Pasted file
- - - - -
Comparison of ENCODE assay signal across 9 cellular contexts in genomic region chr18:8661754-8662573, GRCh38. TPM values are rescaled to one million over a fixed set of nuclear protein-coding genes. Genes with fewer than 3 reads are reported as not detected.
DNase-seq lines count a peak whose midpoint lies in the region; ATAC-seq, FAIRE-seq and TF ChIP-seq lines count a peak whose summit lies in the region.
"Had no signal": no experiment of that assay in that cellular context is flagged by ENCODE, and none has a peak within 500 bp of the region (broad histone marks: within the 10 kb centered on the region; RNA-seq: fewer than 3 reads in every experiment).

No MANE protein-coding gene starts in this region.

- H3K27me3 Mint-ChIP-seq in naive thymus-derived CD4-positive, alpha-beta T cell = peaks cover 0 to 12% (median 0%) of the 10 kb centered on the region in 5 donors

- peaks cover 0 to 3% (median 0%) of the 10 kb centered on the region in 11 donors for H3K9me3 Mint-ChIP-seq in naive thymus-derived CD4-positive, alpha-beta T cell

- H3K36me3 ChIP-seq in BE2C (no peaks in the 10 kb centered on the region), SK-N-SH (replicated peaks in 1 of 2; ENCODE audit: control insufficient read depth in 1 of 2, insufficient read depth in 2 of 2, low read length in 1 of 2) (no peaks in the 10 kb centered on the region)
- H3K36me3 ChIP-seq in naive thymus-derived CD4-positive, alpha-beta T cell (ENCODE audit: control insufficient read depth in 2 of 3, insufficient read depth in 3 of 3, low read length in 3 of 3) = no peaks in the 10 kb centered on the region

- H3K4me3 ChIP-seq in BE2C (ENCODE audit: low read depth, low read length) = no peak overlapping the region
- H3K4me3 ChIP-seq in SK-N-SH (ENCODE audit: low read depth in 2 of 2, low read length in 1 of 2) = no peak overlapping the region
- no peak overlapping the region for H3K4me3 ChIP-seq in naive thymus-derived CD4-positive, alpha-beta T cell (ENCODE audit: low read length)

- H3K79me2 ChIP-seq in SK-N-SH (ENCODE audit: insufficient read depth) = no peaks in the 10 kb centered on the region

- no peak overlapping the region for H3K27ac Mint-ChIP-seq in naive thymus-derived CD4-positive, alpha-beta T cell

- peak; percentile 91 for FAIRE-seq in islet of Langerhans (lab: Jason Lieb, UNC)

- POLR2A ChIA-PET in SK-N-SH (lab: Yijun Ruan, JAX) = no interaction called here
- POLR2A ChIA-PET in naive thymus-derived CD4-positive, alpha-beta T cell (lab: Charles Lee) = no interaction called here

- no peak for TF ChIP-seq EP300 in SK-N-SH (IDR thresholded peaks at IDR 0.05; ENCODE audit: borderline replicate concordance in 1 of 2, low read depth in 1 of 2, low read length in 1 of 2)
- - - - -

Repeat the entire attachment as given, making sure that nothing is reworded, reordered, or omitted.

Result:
Comparison of ENCODE assay signal across 9 cellular contexts in genomic region chr18:8661754-8662573, GRCh38. TPM values are rescaled to one million over a fixed set of nuclear protein-coding genes. Genes with fewer than 3 reads are reported as not detected.
DNase-seq lines count a peak whose midpoint lies in the region; ATAC-seq, FAIRE-seq and TF ChIP-seq lines count a peak whose summit lies in the region.
"Had no signal": no experiment of that assay in that cellular context is flagged by ENCODE, and none has a peak within 500 bp of the region (broad histone marks: within the 10 kb centered on the region; RNA-seq: fewer than 3 reads in every experiment).

No MANE protein-coding gene starts in this region.

- H3K27me3 Mint-ChIP-seq in naive thymus-derived CD4-positive, alpha-beta T cell = peaks cover 0 to 12% (median 0%) of the 10 kb centered on the region in 5 donors

- peaks cover 0 to 3% (median 0%) of the 10 kb centered on the region in 11 donors for H3K9me3 Mint-ChIP-seq in naive thymus-derived CD4-positive, alpha-beta T cell

- H3K36me3 ChIP-seq in BE2C (no peaks in the 10 kb centered on the region), SK-N-SH (replicated peaks in 1 of 2; ENCODE audit: control insufficient read depth in 1 of 2, insufficient read depth in 2 of 2, low read length in 1 of 2) (no peaks in the 10 kb centered on the region)
- H3K36me3 ChIP-seq in naive thymus-derived CD4-positive, alpha-beta T cell (ENCODE audit: control insufficient read depth in 2 of 3, insufficient read depth in 3 of 3, low read length in 3 of 3) = no peaks in the 10 kb centered on the region

- H3K4me3 ChIP-seq in BE2C (ENCODE audit: low read depth, low read length) = no peak overlapping the region
- H3K4me3 ChIP-seq in SK-N-SH (ENCODE audit: low read depth in 2 of 2, low read length in 1 of 2) = no peak overlapping the region
- no peak overlapping the region for H3K4me3 ChIP-seq in naive thymus-derived CD4-positive, alpha-beta T cell (ENCODE audit: low read length)

- H3K79me2 ChIP-seq in SK-N-SH (ENCODE audit: insufficient read depth) = no peaks in the 10 kb centered on the region

- no peak overlapping the region for H3K27ac Mint-ChIP-seq in naive thymus-derived CD4-positive, alpha-beta T cell

- peak; percentile 91 for FAIRE-seq in islet of Langerhans (lab: Jason Lieb, UNC)

- POLR2A ChIA-PET in SK-N-SH (lab: Yijun Ruan, JAX) = no interaction called here
- POLR2A ChIA-PET in naive thymus-derived CD4-positive, alpha-beta T cell (lab: Charles Lee) = no interaction called here

- no peak for TF ChIP-seq EP300 in SK-N-SH (IDR thresholded peaks at IDR 0.05; ENCODE audit: borderline replicate concordance in 1 of 2, low read depth in 1 of 2, low read length in 1 of 2)